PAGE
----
The next five years will see Britons paying higher taxes. That, amid the noise of the general election campaign, is tacitly acknowledged by both major parties. There are naturally questions as to how large the additional burden might be and how it might be distributed, but the underlying mathematics of public spending don’t change. One way or another the next government will be a prisoner of the maths. The combination of the rising cost of meeting the needs of an ageing population, coupled with the general pressures on public spending after the long squeeze, mean that the next government will need to raise more resources. Some may come from growth, but most will come from higher taxation.
You can see this in the plans of both Labour and Conservatives. We don’t have total clarity on either, for promises are made in the cut and thrust of the campaign, but we know enough to sketch the outline.
For Labour the thrust is on fairness. The Shadow Chancellor, John McDonnell has made clear his general opposition to most tax increases, including a rise in national insurance and VAT rates. Those are two of the three largest taxes, the other being income tax. There he has suggested that people earning more than £70,000 a year. Approximately 5 per cent of Britons earn more than this. The suggestion here is that the top rate of income tax should rise from 45 per cent to 50 per cent.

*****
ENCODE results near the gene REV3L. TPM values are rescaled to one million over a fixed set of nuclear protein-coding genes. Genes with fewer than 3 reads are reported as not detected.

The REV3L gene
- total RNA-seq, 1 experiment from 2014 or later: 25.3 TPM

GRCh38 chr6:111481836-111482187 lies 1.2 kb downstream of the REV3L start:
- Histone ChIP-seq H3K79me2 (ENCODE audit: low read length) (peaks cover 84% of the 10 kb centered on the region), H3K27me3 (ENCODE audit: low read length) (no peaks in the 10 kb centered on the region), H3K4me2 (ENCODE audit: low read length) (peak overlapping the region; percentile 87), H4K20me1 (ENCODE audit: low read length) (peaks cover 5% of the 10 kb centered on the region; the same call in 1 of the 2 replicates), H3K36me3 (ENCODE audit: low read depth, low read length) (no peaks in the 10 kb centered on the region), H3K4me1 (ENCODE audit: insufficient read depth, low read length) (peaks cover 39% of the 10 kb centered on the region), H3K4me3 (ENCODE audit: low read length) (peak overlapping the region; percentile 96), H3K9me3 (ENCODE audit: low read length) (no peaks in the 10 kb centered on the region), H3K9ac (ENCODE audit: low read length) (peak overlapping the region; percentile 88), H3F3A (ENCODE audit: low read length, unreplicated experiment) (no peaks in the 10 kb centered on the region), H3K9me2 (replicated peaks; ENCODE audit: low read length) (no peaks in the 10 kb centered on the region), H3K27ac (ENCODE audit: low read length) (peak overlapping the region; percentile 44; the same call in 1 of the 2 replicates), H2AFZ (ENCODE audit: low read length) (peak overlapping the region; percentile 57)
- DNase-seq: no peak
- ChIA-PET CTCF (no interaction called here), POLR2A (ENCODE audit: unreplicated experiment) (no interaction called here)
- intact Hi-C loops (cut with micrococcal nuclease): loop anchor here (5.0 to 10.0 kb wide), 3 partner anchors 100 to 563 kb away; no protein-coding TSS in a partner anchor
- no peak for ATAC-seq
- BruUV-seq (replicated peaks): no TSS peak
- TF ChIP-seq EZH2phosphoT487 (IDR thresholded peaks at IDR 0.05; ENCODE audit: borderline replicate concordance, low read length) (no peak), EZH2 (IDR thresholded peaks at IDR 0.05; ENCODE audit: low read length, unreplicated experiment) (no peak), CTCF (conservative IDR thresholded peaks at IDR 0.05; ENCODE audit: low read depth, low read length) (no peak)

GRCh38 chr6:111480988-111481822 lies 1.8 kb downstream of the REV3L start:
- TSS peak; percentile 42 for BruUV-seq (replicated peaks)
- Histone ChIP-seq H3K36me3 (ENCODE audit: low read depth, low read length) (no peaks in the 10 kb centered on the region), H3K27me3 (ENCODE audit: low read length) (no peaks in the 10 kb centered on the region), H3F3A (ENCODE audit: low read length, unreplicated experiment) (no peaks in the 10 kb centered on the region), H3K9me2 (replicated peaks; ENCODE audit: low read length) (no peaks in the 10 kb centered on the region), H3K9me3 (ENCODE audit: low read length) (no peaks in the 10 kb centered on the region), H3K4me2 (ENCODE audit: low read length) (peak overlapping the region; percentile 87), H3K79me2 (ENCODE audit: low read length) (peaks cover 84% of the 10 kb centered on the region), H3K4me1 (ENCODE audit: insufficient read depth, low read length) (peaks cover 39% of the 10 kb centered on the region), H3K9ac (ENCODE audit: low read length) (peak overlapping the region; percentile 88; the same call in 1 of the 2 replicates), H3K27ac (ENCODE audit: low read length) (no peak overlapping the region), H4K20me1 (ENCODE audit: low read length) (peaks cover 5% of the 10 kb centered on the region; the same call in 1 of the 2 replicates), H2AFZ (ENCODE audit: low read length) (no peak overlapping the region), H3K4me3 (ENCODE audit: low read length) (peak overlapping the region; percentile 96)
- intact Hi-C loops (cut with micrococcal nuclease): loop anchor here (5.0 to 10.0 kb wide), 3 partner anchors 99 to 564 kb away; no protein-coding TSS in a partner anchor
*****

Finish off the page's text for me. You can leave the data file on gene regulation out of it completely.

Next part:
The main source of additional revenue sought by Labour would be from companies, reversing the Conservatives progressive cuts in corporation tax, and tightening up on tax avoidance and evasion. Mr McDonnell has said he is opposed to the so-called mansion tax, but has not ruled out higher taxes on property generally.
The Conservatives acknowledge that taxes will rise for the rich. They too have ruled out any increase in VAT – Theresa May has just made that explicit – but have not ruled out changes in income tax or national insurance. They have also avoided any commitment on…